New Administration Gives Farm Organizations Hope


Ethan Matthews, National Corn Growers Association spent some time with farm broadcasters last week during the National Association of Farm Broadcasters’ Washington Watch event in Washington, DC.  He talks about how changes in the administration is anticipated to affect farmers.

“We are.  So, there’s going to be a new host of characters that we’re going to be dealing with regard to regulations at both EPA and USDA, and in the weeks that those folks have been confirmed we’ve had quite a few meetings with them talking about some of the issues that we’ve been dealing with in the past.  We’re very optimistic as to where those things are going to go over the next couple of years.”

Now, let’s talk about resistant weeds; the southeast is the poster child for resistant weeds, we’ve been dealing with resistant pigweed, mare’s tail and some others for as long as 10 years.  And you’re expecting some changes that could help producers with that resistance issue.

“One of the regulatory challenges we’ve had over the past couple of years over at the EPA Office of Pesticide Programs, and the way that they’ve been promulgating the regulations that govern pesticides.  What we’re hoping to do is make sure that products can get to market on a timely basis, so that farmers that are experiencing these issues can have new tools available to them to help them control those problems.”

So, are expecting some of these products to become available that have been tied up?

“So, there’s a couple of new AI’s (active ingredient) that we know are under review right now, there are some important products that are currently licensed that are undergoing registration review that have been tied up, so we’re hoping to get those cleared through this backlog here, so that growers know they can continue to rely on those products.

“But, we’re hoping also, that this change will signal to the registrants that they have a green light to go forward with innovation, they know there’s an administration who’s going to be receptive to the need of producers, but also to evaluate these products in a fair and balanced manner, so that they know what’s going to be expected of them when it’s time for their review.”

Do you think that some of the bigger companies have been holding back on R&D because they felt like they’d never get a label?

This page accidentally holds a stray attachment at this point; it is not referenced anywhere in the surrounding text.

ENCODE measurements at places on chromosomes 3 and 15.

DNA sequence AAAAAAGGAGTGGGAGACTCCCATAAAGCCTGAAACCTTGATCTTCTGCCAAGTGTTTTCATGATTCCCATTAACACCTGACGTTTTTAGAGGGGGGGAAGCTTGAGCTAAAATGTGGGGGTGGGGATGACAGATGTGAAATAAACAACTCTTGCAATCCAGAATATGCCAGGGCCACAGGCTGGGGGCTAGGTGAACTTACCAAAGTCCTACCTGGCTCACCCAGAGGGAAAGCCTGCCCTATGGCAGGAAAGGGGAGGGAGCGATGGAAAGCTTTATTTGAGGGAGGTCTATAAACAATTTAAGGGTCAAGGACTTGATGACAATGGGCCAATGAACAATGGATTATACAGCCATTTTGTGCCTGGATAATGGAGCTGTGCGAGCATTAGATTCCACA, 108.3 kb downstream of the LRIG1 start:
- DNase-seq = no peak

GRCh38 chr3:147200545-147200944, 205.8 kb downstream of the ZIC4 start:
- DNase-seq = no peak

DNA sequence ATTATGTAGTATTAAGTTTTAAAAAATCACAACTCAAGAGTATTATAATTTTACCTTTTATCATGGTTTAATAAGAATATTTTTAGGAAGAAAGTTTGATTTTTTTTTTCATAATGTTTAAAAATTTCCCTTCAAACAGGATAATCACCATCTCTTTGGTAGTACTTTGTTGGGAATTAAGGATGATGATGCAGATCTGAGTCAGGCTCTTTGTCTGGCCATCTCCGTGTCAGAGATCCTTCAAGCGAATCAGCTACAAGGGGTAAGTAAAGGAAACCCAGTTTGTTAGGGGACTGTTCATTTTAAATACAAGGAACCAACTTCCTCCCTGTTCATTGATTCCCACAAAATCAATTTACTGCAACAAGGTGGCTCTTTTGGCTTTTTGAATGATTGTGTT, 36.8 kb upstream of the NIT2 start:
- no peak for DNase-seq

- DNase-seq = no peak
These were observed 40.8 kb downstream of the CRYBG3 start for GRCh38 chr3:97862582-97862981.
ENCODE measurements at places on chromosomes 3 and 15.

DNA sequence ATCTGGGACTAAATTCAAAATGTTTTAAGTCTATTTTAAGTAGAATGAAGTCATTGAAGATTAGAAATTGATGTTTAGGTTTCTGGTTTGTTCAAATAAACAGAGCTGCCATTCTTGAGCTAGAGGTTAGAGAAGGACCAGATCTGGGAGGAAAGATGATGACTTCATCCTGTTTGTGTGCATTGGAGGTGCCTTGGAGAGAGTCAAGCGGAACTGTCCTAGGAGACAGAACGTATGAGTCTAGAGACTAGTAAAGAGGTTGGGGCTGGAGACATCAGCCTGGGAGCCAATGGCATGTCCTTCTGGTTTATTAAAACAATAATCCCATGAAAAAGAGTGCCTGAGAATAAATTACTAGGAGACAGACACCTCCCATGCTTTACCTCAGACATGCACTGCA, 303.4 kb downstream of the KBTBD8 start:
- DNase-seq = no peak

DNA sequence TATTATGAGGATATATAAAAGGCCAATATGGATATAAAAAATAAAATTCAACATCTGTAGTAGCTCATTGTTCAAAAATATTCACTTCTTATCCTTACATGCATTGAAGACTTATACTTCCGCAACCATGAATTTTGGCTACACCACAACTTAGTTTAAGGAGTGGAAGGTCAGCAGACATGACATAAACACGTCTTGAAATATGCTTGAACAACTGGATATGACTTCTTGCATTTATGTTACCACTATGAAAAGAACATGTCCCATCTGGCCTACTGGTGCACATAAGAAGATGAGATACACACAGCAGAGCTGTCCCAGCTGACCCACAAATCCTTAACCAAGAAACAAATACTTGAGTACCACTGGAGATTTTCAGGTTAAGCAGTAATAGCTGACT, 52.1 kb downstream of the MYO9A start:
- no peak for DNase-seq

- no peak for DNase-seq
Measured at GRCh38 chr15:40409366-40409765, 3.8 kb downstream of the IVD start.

“Well, we know that the amount of time it takes to get these things reviewed does have an impact on a company’s decision to invest.  So, a new AI takes an average of 11 years and $286 million to bring to market.  There’s a huge amount of money and a huge investment.  I think that’s part of the reason that we’re seeing some of this consolidation is because of the amount of time and money that has to go into this.  We’re hoping that with this new administration with them being more receptive to the demands of agriculture, but also taking a more balanced approach to the review of these products, and the companies understand that it is time to bring new things to market, to make those investments so that growers have the things they need to protect their crop.”

Anything we need to add, here?

“Growers need to remain engaged, I know that people are excited about the new people in Washington, and a lot of people are looking forward to the things that are going to come out of this administration. But, continue to stay engaged with your members, both in your congressional delegations, but, also with the administration.  If there’s an issue that’s of importance to you, be sure you weigh in.”

A native of the Texas Panhandle, Rhonda was born and raised on a cotton farm where she saw cotton farming evolve from ditch irrigation to center pivot irrigation and harvest trailers to modules. After graduating from Texas Tech University, she got her start in radio with KGNC News Talk 710 in Amarillo, Texas.